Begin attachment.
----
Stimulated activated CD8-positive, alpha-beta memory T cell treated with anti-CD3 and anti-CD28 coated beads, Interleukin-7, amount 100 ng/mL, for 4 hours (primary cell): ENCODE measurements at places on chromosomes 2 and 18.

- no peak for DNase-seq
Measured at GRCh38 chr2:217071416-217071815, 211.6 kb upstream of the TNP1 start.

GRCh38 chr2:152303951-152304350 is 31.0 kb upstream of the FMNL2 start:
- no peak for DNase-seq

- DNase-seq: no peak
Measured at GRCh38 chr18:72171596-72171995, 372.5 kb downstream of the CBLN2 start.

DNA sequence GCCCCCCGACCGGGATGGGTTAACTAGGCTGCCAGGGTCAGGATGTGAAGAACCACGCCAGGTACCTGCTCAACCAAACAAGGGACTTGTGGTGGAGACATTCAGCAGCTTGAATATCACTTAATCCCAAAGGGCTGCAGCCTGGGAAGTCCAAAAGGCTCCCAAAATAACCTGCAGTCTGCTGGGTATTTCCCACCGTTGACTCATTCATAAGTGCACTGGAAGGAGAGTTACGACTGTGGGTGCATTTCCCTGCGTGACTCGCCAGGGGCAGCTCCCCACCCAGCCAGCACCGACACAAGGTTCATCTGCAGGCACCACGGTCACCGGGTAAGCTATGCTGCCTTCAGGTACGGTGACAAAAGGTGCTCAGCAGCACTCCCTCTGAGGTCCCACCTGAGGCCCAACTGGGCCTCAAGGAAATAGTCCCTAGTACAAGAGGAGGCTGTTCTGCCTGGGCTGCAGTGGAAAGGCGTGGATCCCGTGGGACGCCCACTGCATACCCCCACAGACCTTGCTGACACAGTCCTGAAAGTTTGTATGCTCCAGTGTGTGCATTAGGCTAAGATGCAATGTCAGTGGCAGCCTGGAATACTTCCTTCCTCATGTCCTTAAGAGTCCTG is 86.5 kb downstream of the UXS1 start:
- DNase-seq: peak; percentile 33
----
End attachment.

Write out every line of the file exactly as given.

Stimulated activated CD8-positive, alpha-beta memory T cell treated with anti-CD3 and anti-CD28 coated beads, Interleukin-7, amount 100 ng/mL, for 4 hours (primary cell): ENCODE measurements at places on chromosomes 2 and 18.

- no peak for DNase-seq
Measured at GRCh38 chr2:217071416-217071815, 211.6 kb upstream of the TNP1 start.

GRCh38 chr2:152303951-152304350 is 31.0 kb upstream of the FMNL2 start:
- no peak for DNase-seq

- DNase-seq: no peak
Measured at GRCh38 chr18:72171596-72171995, 372.5 kb downstream of the CBLN2 start.

DNA sequence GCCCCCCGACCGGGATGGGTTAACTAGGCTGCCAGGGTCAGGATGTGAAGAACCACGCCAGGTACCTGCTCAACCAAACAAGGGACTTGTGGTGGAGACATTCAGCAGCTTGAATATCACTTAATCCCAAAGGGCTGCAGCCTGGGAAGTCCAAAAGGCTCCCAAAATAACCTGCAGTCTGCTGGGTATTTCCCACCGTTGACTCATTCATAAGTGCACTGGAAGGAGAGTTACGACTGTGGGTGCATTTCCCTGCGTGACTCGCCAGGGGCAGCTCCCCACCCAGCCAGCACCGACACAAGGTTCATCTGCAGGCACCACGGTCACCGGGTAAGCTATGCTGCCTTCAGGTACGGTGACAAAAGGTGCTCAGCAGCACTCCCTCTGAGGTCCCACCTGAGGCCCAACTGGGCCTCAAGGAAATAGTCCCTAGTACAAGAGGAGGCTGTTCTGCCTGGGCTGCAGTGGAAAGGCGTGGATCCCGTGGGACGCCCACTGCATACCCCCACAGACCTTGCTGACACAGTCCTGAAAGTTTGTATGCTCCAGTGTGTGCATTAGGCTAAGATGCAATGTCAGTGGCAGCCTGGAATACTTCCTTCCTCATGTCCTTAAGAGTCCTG is 86.5 kb downstream of the UXS1 start:
- DNase-seq: peak; percentile 33